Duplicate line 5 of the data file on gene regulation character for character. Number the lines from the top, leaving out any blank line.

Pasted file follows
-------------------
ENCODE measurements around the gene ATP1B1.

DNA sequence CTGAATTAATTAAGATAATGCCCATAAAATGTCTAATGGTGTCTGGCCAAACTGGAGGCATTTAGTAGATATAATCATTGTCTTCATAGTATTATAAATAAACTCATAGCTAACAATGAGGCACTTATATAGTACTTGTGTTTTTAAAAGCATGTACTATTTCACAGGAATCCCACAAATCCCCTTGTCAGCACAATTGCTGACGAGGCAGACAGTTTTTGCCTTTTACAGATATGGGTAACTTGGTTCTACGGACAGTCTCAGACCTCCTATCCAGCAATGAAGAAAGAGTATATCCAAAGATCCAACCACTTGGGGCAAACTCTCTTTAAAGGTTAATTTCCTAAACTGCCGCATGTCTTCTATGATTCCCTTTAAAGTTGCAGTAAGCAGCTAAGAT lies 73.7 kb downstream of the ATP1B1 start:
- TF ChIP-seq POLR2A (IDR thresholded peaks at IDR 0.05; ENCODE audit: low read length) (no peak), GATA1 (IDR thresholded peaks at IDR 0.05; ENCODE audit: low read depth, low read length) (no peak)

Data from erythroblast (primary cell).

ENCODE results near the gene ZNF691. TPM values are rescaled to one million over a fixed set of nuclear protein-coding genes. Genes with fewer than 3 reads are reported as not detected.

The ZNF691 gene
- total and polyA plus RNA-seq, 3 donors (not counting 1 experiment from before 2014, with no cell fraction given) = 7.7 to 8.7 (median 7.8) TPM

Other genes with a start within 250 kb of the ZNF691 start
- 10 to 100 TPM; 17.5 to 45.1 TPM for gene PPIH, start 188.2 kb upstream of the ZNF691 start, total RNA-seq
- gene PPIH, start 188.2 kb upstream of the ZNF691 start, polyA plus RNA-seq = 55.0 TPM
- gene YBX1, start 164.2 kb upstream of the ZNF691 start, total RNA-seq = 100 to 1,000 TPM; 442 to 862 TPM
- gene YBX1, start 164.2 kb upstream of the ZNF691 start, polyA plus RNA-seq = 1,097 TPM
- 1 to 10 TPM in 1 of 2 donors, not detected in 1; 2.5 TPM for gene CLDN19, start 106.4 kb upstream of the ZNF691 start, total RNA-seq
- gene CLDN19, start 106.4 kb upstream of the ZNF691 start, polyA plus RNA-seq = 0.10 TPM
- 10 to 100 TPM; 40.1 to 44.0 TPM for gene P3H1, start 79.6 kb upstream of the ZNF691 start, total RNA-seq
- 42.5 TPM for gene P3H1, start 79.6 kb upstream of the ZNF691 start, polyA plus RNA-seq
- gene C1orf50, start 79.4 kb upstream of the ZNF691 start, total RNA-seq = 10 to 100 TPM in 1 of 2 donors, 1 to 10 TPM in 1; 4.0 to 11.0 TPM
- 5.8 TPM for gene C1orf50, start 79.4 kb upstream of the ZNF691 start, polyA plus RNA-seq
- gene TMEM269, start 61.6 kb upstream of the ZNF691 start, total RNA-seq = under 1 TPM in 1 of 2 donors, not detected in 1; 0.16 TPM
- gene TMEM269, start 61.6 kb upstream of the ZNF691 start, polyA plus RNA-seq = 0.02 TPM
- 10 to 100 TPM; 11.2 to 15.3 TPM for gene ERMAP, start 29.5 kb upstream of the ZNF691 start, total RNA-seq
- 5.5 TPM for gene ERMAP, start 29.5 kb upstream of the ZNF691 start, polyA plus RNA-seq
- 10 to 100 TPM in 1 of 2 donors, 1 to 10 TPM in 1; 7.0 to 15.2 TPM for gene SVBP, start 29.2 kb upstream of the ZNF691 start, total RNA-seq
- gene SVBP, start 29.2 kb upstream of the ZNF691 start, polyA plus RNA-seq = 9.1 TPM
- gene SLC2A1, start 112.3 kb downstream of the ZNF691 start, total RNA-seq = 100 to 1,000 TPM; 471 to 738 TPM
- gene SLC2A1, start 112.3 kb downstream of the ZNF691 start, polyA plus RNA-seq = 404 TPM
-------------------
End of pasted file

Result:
ENCODE results near the gene ZNF691. TPM values are rescaled to one million over a fixed set of nuclear protein-coding genes. Genes with fewer than 3 reads are reported as not detected.